Feds: Man accused of threatening Trump whistleblower's lawyer is suicidal, has violent past
Federal prosecutors want a northern Michigan man accused of threatening to kill one of the attorneys for the whistleblower who spurred the impeachment inquiry of President Donald Trump to undergo a competency exam.
Brittan Atkinson, 52, of Beaverton, has a four-decade history of aggressive and violent behavior, said he is suicidal and needed mental health treatment, according to a request by prosecutors filed in federal court.
The request provided the backstory of a man who drew attention Thursday when he was charged in federal court. According to prosecutors, Atkinson sent an email last fall to the whistleblower's lawyer that read: "All traitors must die miserable deaths. Those that represent traitors shall meet the same fate," according to the indictment unsealed in federal court. "We will hunt you down and bleed you out like the pigs you are.
"We have nothing but time, and you are running out of it," the email continued. "Keep looking over your shoulder(.) We know who you are, where you live, and who you associate with(.) We are all strangers in a crowd to you(.)"
Prosecutors want Atkinson to undergo a competency exam by psychologists with the federal Bureau of Prisons. The request coincided Monday with U.S. Magistrate Judge Patricia Morris ordering Atkinson jailed pending trial.
In justifying the request, Assistant U.S. Attorney Janet Parker cited Atkinson's long criminal record and a series of recorded jailhouse phone calls last weekend.
"He described having 'dark, destructive thoughts' and said he had accumulated a
supply of drugs that he had considered using to kill himself," Parker wrote. "He also said that it would be best for him if his family had him involuntarily committed to a mental health facility so he would not have the ability to remove himself from the treatment facility."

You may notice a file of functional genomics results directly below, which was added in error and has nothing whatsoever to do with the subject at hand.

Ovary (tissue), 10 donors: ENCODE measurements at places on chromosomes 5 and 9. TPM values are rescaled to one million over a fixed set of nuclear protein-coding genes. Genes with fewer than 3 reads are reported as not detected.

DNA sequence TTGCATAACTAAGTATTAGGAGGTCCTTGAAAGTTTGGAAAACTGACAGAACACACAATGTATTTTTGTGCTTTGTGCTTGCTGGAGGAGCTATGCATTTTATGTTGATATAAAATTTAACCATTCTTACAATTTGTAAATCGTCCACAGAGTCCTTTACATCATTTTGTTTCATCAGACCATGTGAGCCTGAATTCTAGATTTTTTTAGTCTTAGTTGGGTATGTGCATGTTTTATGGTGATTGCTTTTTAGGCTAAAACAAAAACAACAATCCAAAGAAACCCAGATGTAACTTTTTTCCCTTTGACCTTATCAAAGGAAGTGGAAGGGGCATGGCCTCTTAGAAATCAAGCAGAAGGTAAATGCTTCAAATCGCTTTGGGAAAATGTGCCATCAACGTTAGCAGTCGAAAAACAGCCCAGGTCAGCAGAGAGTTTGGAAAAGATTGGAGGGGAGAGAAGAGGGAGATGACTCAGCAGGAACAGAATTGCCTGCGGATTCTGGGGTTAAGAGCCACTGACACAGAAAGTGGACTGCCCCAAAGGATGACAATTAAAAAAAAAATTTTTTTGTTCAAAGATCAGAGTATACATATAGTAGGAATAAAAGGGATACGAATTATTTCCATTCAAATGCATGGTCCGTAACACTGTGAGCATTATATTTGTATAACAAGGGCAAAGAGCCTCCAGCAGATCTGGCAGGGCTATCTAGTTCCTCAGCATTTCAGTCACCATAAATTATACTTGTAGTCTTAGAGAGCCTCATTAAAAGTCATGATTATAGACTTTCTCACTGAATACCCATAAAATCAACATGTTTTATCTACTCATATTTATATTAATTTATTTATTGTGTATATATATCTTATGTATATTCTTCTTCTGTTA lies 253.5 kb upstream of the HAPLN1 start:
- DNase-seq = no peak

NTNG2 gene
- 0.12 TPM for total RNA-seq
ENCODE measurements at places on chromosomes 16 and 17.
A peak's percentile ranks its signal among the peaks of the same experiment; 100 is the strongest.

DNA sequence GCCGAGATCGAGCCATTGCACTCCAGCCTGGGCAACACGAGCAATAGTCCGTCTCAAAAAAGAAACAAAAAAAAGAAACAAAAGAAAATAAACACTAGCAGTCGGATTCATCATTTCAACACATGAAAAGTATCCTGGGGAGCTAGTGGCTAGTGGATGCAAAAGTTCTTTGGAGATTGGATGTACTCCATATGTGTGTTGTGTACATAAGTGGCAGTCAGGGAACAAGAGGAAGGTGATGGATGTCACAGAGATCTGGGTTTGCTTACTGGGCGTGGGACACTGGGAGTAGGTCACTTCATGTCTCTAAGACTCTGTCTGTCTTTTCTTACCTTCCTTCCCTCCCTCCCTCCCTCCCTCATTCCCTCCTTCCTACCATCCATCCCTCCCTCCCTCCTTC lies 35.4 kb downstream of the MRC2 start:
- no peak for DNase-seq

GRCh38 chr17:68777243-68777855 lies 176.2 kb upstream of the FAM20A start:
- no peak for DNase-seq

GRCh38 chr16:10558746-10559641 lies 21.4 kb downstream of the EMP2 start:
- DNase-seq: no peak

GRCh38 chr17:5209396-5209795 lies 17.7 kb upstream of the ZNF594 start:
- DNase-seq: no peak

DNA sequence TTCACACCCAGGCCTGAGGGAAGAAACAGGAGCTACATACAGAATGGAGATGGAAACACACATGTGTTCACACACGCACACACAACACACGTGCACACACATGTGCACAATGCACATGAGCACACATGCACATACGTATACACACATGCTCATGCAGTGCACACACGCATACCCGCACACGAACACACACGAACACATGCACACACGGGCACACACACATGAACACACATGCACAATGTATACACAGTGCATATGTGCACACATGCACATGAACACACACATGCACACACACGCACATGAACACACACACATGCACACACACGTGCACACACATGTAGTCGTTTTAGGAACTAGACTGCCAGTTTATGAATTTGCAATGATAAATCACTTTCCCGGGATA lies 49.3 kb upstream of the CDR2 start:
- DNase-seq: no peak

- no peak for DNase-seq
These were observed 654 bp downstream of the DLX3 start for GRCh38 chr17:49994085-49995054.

Atkinson also revealed that his brain was perpetually in turmoil and that he could not concentrate enough to read, the prosecutor added.
"He added that his thoughts were like a bunch of Slinkys trying to unwind in his head," the prosecutor wrote.
Atkinson is accused of threatening to kill attorney Mark Zaid of Washington, D.C. The email was sent in November one day after Trump criticized Zaid and the attorney's tweets during a rally in Louisiana.
The indictment was unsealed after months of attacks by Trump and GOP allies, attacks that included describing people who might have talked to the whistleblower as “close to a spy” along with suggestions they engaged in treason, an act punishable by death.
In December, Trump retweeted a post that included the alleged name of the anonymous whistleblower whose complaint ultimately led to the president's impeachment by the House.
The whistleblower’s complaint raised alarms about Trump’s dealings with Ukraine, alleging that the president abused the power of his office to “solicit interference from a foreign country” in this year’s U.S. presidential election.
Atkinson, who public records show worked as a laborer foreman, has a history of assaultive and threatening behavior, the prosecutor noted Monday.
A judge issued a personal protection order that remains in effect after Atkinson repeatedly threatened and harassed someone in Gladwin County, according to court records.
He pleaded no contest to attempted assault and battery in 2016 and had separate 2007 convictions for assault and battery, and attempted resisting and obstructing an officer, according to court records.
Atkinson also was kicked out of the Army in the 1980s following an arrest, the prosecutors wrote.
"While he was being transported to a place of confinement, Atkinson kicked a military police officer in the head," Parker wrote.
Atkinson started out calm last fall when FBI agents questioned him about the email, according to an unsealed FBI search warrant affidavit.
"However, he suddenly became so agitated that he threw his dining room table across the room," Parker wrote.